Hearing loss is a common issue that many Americans experience as they age. However, researchers at Johns Hopkins found that Alzheimer's and dementia are linked to hearing loss, and people with hearing loss are much more likely to experience dementia or Alzheimer's than those with regular hearing. Unfortunately, as the risk of one increases as does the other. But there are ways to prevent it from worsening.
The study, which was published in AARP, followed 639 people who were between the ages of 36 to 90 who didn't have dementia. Participants were tested for dementia and hearing loss every two years for nearly two decades. The results found that people with hearing loss are five times more likely to develop dementia than those with regular hearing. In 12 years, 58 of the participants were diagnosed with dementia and 37 with Alzheimer's disease.
Study participants over the age of 60 had a 36.4 percent risk of dementia that was directly associated with hearing loss. For every 10 decibels of hearing lost, the risk of memory loss increased by 20 percent.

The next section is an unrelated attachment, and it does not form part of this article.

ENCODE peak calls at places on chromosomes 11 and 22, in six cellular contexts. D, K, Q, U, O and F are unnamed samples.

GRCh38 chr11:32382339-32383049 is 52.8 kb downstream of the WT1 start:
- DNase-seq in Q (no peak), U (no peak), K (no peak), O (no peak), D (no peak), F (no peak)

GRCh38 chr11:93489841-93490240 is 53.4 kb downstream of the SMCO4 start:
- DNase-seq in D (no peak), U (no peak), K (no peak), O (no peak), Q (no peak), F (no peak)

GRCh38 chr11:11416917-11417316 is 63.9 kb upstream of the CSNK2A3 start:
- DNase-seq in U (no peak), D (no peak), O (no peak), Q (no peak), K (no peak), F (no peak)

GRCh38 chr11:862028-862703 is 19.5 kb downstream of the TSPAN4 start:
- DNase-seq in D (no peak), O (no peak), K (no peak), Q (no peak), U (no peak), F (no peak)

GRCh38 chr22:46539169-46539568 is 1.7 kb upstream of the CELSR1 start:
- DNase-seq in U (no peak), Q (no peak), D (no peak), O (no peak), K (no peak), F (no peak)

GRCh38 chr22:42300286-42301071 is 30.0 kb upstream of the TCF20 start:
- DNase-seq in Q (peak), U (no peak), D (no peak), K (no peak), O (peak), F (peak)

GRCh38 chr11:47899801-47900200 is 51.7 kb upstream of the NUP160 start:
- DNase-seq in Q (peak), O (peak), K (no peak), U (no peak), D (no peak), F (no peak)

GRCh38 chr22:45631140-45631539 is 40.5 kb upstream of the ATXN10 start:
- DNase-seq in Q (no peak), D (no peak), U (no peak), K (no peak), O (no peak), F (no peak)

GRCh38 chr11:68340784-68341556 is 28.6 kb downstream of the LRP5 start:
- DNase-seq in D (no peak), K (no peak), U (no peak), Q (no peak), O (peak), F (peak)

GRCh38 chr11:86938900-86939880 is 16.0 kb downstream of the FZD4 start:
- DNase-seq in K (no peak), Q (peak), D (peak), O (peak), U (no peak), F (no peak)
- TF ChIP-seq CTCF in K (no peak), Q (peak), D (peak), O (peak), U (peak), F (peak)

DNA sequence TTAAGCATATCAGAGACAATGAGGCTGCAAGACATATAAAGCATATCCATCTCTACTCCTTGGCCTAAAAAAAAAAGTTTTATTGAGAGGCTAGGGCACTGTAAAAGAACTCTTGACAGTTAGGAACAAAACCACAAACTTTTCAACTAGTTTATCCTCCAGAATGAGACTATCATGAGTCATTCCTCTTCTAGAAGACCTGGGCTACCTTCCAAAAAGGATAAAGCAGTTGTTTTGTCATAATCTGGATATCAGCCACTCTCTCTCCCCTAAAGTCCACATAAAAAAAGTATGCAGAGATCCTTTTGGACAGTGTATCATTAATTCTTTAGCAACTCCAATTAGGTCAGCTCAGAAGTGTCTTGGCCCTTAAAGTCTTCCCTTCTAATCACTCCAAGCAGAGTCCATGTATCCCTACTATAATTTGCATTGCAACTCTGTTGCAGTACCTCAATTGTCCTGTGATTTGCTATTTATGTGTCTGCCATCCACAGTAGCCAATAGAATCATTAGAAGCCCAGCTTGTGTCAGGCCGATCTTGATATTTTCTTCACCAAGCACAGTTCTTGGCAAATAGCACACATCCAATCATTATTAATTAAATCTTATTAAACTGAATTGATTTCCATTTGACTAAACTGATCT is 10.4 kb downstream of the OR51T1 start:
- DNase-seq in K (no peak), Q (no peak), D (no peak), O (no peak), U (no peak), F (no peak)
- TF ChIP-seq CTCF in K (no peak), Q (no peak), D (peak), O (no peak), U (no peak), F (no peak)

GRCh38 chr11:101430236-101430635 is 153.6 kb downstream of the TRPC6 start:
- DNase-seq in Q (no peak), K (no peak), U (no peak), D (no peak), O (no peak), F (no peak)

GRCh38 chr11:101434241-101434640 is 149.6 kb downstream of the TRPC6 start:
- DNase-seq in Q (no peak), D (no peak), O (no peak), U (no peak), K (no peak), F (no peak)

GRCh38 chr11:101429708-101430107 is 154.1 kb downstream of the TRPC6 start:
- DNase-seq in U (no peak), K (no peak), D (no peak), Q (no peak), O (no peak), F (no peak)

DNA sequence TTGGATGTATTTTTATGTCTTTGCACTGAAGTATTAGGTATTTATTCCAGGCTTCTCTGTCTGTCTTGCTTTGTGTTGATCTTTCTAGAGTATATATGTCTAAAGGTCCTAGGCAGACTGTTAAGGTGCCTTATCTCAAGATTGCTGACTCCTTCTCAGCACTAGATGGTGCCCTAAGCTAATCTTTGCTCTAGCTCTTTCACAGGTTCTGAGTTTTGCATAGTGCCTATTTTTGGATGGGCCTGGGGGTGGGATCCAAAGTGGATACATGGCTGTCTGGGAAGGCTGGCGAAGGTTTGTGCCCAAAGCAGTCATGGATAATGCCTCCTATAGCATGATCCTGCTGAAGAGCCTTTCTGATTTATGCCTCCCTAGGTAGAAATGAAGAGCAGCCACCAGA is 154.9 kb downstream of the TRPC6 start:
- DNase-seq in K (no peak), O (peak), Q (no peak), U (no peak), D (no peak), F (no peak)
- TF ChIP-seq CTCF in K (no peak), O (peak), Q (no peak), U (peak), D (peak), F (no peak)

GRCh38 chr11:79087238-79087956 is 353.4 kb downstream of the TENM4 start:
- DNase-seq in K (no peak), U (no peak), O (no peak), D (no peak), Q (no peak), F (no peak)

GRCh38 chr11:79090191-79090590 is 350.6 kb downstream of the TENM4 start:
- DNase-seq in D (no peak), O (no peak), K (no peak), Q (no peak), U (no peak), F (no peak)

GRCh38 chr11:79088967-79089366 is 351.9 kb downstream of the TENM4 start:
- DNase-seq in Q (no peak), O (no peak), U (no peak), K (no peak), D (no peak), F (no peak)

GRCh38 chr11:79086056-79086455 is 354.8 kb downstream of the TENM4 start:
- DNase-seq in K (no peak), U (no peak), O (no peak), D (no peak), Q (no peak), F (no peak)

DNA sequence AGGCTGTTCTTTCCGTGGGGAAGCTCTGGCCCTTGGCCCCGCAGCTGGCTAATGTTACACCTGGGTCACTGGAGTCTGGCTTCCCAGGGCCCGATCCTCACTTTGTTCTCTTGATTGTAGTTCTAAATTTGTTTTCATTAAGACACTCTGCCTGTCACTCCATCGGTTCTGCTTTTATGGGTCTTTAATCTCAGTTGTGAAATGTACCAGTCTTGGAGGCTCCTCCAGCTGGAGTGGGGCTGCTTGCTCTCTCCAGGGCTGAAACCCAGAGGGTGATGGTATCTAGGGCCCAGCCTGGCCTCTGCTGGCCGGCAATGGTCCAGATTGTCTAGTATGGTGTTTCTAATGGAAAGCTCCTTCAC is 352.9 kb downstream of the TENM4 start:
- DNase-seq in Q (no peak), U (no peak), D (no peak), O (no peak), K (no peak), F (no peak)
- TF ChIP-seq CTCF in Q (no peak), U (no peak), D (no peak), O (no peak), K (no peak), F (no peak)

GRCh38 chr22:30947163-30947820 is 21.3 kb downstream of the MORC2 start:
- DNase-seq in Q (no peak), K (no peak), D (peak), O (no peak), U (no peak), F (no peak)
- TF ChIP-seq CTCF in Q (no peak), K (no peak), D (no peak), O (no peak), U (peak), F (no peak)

Neurological stress is the most obvious link between Alzheimer's and hearing loss, and it can expedite conditions. In addition, it might cause some individuals with hearing loss to avoid social situations altogether so they don't have to strain. This leads to social isolation and possibly depression.
"If you are out to dinner with friends at a busy restaurant and it's very, very loud, by the time you get home you're exhausted, because you spend so much time trying to think about the words people are saying, to decipher everything," Frank Lin, assistant professor in the Division of Otology at Johns Hopkins University School of Medicine, told AARP.
One of the reasons why people with hearing loss experience memory loss is because many do not take appropriate actions to treat the issue. According to Sergei Kochkin, the executive director of the Better Hearing Institute, hearing aids can help to manage symptoms of Alzheimer's because the brain isn't required to work as hard to understand speech on a regular basis.
In fact, the study by researchers at Johns Hopkins found that interventions at the onset of dementia could decrease symptoms by 10 percent over the next 40 years.
If you or a loved one are experiencing hearing loss, there's no better time to find an audiologist than now.